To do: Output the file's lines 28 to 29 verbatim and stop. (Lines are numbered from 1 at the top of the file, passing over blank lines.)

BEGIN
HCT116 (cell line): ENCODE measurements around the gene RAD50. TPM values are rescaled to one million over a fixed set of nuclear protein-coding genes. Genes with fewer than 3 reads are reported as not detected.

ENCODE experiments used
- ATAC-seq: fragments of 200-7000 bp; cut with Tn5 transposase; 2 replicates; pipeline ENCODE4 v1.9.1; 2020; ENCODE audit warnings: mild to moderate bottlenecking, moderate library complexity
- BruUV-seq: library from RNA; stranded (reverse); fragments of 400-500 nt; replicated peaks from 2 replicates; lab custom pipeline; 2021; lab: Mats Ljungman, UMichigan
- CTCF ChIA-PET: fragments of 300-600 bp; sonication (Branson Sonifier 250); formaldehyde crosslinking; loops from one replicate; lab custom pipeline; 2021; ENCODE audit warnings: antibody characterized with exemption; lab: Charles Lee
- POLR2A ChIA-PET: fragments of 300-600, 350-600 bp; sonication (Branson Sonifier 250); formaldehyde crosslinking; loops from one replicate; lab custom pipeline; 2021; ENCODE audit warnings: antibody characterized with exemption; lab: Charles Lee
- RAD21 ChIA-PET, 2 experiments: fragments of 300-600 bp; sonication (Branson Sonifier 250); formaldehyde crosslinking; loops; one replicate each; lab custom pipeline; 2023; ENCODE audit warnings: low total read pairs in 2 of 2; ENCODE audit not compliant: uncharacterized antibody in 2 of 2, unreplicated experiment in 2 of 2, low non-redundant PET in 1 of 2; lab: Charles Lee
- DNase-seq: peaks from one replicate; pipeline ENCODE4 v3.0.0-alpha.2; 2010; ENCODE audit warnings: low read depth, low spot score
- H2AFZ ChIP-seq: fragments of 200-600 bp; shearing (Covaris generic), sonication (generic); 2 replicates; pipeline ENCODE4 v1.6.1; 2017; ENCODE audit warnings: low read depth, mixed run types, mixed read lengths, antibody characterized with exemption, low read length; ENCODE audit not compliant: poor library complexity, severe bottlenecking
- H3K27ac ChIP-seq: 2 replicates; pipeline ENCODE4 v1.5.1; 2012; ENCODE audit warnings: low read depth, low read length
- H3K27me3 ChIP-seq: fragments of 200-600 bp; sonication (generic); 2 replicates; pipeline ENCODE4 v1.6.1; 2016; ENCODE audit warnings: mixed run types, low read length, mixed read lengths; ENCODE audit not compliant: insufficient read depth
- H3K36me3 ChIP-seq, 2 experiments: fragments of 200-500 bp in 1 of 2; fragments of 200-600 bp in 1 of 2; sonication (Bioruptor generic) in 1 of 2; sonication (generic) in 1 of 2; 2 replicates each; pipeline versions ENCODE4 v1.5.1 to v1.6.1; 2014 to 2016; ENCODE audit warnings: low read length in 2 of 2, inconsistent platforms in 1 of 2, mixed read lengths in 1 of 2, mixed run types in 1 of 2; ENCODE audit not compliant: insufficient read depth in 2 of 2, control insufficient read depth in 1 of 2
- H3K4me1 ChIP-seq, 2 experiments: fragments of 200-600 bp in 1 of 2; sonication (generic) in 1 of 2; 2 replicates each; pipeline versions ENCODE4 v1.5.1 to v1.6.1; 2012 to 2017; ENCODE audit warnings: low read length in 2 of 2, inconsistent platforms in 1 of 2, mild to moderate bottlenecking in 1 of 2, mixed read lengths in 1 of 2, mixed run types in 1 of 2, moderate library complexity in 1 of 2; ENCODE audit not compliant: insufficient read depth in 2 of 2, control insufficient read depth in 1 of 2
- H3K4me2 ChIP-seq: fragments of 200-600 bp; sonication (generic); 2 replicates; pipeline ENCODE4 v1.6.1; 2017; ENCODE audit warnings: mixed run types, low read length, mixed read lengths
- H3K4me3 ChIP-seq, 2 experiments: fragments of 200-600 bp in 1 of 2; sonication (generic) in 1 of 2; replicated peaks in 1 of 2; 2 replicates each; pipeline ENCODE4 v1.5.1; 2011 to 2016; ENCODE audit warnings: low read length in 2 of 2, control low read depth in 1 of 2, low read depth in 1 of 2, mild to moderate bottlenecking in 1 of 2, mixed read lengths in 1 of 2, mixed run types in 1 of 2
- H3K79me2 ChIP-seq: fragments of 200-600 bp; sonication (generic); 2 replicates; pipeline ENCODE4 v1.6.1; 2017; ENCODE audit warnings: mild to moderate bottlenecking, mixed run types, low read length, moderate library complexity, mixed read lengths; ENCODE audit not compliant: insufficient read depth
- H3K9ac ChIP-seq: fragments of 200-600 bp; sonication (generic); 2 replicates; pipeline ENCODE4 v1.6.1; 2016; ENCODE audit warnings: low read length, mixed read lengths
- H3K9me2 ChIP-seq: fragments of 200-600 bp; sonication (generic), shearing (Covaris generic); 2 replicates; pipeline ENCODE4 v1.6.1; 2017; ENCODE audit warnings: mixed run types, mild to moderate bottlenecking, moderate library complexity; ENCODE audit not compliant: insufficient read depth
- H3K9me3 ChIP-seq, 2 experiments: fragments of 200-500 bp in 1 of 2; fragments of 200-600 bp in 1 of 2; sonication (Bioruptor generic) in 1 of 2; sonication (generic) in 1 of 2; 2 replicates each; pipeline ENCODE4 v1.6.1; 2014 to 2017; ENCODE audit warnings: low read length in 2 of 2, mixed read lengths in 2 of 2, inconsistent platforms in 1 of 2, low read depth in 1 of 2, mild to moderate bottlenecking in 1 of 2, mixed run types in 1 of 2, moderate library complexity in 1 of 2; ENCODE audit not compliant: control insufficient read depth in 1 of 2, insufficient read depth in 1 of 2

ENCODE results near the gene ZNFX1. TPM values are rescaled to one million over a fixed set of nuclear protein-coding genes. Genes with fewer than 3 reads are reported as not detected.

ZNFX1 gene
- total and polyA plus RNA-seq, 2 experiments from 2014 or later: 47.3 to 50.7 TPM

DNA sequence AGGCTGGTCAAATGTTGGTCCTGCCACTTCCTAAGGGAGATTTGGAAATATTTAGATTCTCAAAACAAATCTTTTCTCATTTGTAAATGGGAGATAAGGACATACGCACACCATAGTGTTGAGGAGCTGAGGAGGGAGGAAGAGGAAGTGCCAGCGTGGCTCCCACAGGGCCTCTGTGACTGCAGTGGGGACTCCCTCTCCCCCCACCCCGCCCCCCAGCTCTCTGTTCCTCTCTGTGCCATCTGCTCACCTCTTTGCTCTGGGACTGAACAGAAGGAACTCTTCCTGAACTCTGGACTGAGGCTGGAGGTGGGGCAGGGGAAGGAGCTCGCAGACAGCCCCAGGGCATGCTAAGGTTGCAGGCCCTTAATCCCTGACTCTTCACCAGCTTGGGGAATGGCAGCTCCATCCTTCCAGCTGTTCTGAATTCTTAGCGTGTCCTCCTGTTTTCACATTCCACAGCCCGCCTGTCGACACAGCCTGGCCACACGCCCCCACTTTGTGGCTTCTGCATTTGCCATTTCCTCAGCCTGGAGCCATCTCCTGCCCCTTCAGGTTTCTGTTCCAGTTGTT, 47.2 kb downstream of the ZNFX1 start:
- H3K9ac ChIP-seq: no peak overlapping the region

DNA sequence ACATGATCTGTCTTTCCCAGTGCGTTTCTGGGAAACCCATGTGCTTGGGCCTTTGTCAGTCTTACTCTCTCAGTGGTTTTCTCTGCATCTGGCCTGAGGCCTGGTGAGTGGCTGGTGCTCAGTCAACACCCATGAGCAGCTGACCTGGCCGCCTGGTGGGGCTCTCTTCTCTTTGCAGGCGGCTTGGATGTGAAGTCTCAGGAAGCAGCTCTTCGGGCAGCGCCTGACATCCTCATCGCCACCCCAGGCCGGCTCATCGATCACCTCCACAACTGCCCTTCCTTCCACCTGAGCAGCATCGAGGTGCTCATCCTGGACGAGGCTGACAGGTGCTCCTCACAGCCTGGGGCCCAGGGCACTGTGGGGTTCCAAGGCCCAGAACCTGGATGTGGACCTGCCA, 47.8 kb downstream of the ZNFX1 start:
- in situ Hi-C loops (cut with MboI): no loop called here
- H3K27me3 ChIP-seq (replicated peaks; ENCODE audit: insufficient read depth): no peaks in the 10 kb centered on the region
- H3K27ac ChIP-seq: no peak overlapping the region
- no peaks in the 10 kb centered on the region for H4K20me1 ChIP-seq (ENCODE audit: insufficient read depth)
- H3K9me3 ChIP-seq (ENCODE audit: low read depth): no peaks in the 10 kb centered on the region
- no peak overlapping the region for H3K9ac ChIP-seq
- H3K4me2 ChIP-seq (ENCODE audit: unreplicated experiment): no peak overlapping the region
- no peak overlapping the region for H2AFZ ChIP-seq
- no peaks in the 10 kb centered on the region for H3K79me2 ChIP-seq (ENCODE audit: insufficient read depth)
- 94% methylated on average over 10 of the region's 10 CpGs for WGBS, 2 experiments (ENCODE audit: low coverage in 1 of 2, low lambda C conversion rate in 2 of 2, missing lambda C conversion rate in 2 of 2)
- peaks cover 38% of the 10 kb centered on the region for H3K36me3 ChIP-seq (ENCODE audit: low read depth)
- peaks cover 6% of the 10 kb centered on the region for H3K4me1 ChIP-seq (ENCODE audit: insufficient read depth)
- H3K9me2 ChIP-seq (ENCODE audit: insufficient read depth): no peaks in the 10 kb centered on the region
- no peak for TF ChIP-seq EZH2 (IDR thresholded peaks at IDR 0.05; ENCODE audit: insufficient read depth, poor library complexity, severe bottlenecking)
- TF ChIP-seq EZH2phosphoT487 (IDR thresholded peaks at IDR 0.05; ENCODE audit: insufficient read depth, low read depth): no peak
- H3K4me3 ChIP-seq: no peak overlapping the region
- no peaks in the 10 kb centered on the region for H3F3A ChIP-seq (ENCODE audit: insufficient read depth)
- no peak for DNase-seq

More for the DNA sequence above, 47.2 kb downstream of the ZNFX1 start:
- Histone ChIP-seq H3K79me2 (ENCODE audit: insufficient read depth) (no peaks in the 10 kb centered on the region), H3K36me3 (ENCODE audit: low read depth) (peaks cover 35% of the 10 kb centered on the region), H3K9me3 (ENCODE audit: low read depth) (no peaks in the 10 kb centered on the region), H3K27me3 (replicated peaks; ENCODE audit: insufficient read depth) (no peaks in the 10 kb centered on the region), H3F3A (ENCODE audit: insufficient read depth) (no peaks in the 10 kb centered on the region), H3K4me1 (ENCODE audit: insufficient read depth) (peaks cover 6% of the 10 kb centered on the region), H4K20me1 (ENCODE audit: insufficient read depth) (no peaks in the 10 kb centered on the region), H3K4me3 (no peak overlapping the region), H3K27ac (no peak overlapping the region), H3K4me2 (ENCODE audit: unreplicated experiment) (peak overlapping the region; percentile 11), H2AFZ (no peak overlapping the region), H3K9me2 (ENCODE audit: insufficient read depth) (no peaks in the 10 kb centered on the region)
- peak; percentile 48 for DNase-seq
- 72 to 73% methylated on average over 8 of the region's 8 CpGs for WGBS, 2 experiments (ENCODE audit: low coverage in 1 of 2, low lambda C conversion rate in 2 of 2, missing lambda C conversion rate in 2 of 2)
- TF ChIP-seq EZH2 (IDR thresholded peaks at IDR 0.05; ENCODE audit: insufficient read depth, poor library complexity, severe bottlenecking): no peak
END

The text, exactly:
- H3K27ac ChIP-seq: no peak overlapping the region
- no peaks in the 10 kb centered on the region for H4K20me1 ChIP-seq (ENCODE audit: insufficient read depth)